Research Series

Research Series

The Information Society Project has partnered with academic institutions in seven developing countries to produce research on access to knowledge topics, supported by a multiyear grant from the John D. & Catherine T. MacArthur Foundation.


Access to Knowledge in South Africa: Part of the A2K Research Series
Edited by Andrew Rens & Rebecca Kahn
Access to knowledge (A2K) is a self-identifying movement, encompassing a host of initiatives that share the broad goal of resisting legal and policy developments which potentially inhibit the growth of knowledge and equitable access to knowledge resources. The A2K movement arose in the aftermath of the World Trade Organization’s Agreement on Trade-Related aspects of Intellectual Propert Rights (TRIPS). In South Africa there have been a wide variety of A2K initiatives, emerging not only as a result of these international events, but also from deep roots in South Africa’s past. This volume of research focuses on the dimension of copyright and publishing, highlighting topics including: access to research and textbooks, open source software and technological standards, and case studies of successful responses in areas such as open educational resources.

Exceptions and Limitations under the Ethiopian Copyright Regime: An Assessment of the Impact on Expansion of Education
By Mandefro Eshete & Mola Mengistu

The discussion in the article consists of three parts. The first part deals with the historical development of copyright regime and the fundamental features of copyright protections provided under the past copyright system of Ethiopia. The second part, which is devoted for the assessment of the current copyright regime, mainly deals with exceptions and limitations as enshrined under the provisions of the Ethiopian copyright law in light of its adequacy to strike the correct balance in protecting the rights of the copyright owner and providing access to knowledge to develop higher education. The third part deals with the conclusion of the article setting out important findings including the gaps and weaknesses in the law, and the present status of universities in terms of access to materials, and the recommendations for improvement to benefit universities from exceptions and limitations.

Information and Communications Technology in Ethiopia: Challenges and Prospects from an A2K Perspective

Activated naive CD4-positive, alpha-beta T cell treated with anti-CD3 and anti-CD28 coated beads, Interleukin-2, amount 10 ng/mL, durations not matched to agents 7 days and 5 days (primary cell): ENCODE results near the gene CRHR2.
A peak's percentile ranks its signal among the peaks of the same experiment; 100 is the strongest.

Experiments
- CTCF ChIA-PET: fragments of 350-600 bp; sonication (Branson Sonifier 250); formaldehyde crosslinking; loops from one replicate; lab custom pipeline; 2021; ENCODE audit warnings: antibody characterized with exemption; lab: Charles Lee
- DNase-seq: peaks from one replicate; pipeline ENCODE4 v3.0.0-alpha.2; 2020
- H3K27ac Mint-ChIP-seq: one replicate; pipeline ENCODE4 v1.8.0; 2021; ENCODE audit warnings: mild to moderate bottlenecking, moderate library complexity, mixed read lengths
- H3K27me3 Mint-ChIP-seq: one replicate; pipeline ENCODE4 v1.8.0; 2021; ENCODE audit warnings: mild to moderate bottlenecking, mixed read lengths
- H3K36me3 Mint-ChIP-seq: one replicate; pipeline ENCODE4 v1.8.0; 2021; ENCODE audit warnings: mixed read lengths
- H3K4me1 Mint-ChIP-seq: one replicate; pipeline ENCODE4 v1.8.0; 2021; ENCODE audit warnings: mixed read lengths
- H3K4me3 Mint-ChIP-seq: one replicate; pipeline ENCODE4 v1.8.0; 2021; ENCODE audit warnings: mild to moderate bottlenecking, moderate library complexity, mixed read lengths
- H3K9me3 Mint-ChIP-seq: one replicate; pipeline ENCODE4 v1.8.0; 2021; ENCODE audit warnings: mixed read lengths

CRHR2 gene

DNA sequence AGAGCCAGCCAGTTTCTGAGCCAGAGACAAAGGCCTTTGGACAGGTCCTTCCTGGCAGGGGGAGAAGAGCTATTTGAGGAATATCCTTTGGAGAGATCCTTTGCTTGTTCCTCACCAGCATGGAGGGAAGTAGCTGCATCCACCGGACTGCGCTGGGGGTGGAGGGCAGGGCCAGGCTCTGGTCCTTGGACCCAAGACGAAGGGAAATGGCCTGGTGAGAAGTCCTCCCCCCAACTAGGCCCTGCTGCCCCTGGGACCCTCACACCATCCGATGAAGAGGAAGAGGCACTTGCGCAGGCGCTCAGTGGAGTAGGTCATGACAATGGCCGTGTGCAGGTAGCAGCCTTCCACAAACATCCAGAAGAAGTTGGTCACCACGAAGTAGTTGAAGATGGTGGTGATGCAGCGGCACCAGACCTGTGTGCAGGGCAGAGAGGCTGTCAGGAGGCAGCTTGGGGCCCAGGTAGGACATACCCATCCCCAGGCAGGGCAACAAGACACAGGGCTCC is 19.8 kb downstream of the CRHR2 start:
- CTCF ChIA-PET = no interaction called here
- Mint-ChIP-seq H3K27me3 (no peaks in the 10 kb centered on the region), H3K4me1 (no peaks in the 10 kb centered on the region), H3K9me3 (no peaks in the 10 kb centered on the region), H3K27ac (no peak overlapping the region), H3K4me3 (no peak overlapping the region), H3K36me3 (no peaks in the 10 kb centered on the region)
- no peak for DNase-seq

By Aman Assefa

The objective of the present study is to assess the policy and legal frameworks in Ethiopia pertaining to ICTs from the perspective of how much they are suited to assure a fair and equitable dissemination of knowledge. Specifically, this paper aims at examining the major players in the government structure which undertake tasks related to ICTs as well as the policies that guide their actions. The specific questions that will be asked in this regard are: what government agencies are entrusted with this task? What legal instruments are place that established them? What powers have they been given that helps them in realizing their tasks and what have they done so far and also what do they have in the pipeline? But, to do so, it will be imperative to dwell upon some background issues that will hopefully shed light to the area that this paper deals with. First of all, it will be important to give a brief account of what the access to knowledge perspective is all about, which is what is treated in the subsequent section. Some hard facts about the status of ICT penetration in Africa in general and in Ethiopia in particular are also in order. In relation to the latter, some data relating to average teledensity, internet subscription rates, and the rate of internet use is provided. Attempt will also be made, in particular when we come to the section dealing with Ethiopia, as to the level of private businesses’ involvement in ICT related activities and also the level of ICT related human resource capacity of the nation.